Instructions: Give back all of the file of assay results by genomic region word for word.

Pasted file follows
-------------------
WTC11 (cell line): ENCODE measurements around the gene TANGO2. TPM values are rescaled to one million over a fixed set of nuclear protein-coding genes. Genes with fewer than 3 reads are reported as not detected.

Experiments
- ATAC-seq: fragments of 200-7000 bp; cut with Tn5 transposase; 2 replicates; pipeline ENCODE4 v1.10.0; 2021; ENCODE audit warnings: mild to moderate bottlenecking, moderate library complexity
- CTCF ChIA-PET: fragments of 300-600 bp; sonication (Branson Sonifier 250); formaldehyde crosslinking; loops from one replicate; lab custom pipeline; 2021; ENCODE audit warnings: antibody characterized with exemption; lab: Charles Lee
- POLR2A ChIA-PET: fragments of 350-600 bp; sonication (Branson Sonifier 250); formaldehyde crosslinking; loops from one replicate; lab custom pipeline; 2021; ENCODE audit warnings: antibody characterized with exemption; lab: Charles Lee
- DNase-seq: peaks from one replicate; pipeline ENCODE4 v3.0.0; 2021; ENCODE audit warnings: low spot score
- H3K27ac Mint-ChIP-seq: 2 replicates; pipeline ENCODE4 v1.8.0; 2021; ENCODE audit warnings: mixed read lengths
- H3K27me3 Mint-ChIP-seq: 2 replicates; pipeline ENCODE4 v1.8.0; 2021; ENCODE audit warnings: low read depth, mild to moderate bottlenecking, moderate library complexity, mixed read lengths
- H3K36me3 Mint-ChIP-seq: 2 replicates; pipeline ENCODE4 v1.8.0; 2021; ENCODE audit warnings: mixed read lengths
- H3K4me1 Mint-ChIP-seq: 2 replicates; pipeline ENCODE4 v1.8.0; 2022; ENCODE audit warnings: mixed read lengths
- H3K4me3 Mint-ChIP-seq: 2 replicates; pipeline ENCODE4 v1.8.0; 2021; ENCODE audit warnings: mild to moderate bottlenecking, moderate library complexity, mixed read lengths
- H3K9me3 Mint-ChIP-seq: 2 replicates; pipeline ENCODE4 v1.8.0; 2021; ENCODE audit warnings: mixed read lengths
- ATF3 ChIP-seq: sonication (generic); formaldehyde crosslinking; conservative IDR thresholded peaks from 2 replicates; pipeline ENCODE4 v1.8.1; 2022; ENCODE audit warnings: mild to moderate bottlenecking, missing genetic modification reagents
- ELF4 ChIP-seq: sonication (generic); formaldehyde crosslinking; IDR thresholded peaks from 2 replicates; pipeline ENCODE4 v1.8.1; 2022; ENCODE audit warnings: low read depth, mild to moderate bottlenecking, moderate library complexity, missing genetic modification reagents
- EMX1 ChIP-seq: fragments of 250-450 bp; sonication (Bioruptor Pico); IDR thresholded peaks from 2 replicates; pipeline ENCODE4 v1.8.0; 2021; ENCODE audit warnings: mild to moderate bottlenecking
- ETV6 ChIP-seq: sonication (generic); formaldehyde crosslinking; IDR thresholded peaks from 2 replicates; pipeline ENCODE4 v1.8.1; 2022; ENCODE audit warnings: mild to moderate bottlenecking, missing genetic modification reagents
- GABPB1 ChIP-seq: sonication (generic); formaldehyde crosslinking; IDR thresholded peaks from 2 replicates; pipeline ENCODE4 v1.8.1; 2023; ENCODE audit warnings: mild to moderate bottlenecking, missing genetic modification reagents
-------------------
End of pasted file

WTC11 (cell line): ENCODE measurements around the gene TANGO2. TPM values are rescaled to one million over a fixed set of nuclear protein-coding genes. Genes with fewer than 3 reads are reported as not detected.

Experiments
- ATAC-seq: fragments of 200-7000 bp; cut with Tn5 transposase; 2 replicates; pipeline ENCODE4 v1.10.0; 2021; ENCODE audit warnings: mild to moderate bottlenecking, moderate library complexity
- CTCF ChIA-PET: fragments of 300-600 bp; sonication (Branson Sonifier 250); formaldehyde crosslinking; loops from one replicate; lab custom pipeline; 2021; ENCODE audit warnings: antibody characterized with exemption; lab: Charles Lee
- POLR2A ChIA-PET: fragments of 350-600 bp; sonication (Branson Sonifier 250); formaldehyde crosslinking; loops from one replicate; lab custom pipeline; 2021; ENCODE audit warnings: antibody characterized with exemption; lab: Charles Lee
- DNase-seq: peaks from one replicate; pipeline ENCODE4 v3.0.0; 2021; ENCODE audit warnings: low spot score
- H3K27ac Mint-ChIP-seq: 2 replicates; pipeline ENCODE4 v1.8.0; 2021; ENCODE audit warnings: mixed read lengths
- H3K27me3 Mint-ChIP-seq: 2 replicates; pipeline ENCODE4 v1.8.0; 2021; ENCODE audit warnings: low read depth, mild to moderate bottlenecking, moderate library complexity, mixed read lengths
- H3K36me3 Mint-ChIP-seq: 2 replicates; pipeline ENCODE4 v1.8.0; 2021; ENCODE audit warnings: mixed read lengths
- H3K4me1 Mint-ChIP-seq: 2 replicates; pipeline ENCODE4 v1.8.0; 2022; ENCODE audit warnings: mixed read lengths
- H3K4me3 Mint-ChIP-seq: 2 replicates; pipeline ENCODE4 v1.8.0; 2021; ENCODE audit warnings: mild to moderate bottlenecking, moderate library complexity, mixed read lengths
- H3K9me3 Mint-ChIP-seq: 2 replicates; pipeline ENCODE4 v1.8.0; 2021; ENCODE audit warnings: mixed read lengths
- ATF3 ChIP-seq: sonication (generic); formaldehyde crosslinking; conservative IDR thresholded peaks from 2 replicates; pipeline ENCODE4 v1.8.1; 2022; ENCODE audit warnings: mild to moderate bottlenecking, missing genetic modification reagents
- ELF4 ChIP-seq: sonication (generic); formaldehyde crosslinking; IDR thresholded peaks from 2 replicates; pipeline ENCODE4 v1.8.1; 2022; ENCODE audit warnings: low read depth, mild to moderate bottlenecking, moderate library complexity, missing genetic modification reagents
- EMX1 ChIP-seq: fragments of 250-450 bp; sonication (Bioruptor Pico); IDR thresholded peaks from 2 replicates; pipeline ENCODE4 v1.8.0; 2021; ENCODE audit warnings: mild to moderate bottlenecking
- ETV6 ChIP-seq: sonication (generic); formaldehyde crosslinking; IDR thresholded peaks from 2 replicates; pipeline ENCODE4 v1.8.1; 2022; ENCODE audit warnings: mild to moderate bottlenecking, missing genetic modification reagents
- GABPB1 ChIP-seq: sonication (generic); formaldehyde crosslinking; IDR thresholded peaks from 2 replicates; pipeline ENCODE4 v1.8.1; 2023; ENCODE audit warnings: mild to moderate bottlenecking, missing genetic modification reagents